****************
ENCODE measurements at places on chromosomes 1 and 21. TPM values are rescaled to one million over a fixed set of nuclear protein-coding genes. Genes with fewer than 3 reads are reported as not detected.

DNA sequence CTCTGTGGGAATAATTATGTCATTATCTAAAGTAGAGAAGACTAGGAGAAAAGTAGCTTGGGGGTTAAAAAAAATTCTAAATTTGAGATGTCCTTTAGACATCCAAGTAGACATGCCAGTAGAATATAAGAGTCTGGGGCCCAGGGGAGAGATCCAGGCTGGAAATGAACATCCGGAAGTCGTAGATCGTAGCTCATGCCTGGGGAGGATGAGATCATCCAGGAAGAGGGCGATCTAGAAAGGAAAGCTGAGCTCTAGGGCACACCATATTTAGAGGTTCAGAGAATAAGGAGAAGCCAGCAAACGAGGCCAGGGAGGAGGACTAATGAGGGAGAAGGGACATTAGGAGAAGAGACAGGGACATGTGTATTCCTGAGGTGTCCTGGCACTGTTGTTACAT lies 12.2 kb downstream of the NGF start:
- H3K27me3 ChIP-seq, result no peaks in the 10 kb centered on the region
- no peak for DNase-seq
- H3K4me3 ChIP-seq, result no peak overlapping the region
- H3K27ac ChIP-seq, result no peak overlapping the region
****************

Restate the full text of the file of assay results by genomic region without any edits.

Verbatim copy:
ENCODE measurements at places on chromosomes 1 and 21. TPM values are rescaled to one million over a fixed set of nuclear protein-coding genes. Genes with fewer than 3 reads are reported as not detected.

DNA sequence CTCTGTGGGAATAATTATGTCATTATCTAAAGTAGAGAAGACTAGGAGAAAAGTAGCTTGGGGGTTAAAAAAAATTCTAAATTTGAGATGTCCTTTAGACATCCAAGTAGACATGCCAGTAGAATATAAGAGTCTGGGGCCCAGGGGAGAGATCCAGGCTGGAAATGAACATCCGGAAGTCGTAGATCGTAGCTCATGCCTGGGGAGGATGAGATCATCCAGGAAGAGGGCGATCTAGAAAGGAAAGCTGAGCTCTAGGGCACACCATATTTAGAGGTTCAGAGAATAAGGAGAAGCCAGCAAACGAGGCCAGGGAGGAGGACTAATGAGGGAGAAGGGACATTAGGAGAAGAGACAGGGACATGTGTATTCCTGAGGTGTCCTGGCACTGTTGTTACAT lies 12.2 kb downstream of the NGF start:
- H3K27me3 ChIP-seq, result no peaks in the 10 kb centered on the region
- no peak for DNase-seq
- H3K4me3 ChIP-seq, result no peak overlapping the region
- H3K27ac ChIP-seq, result no peak overlapping the region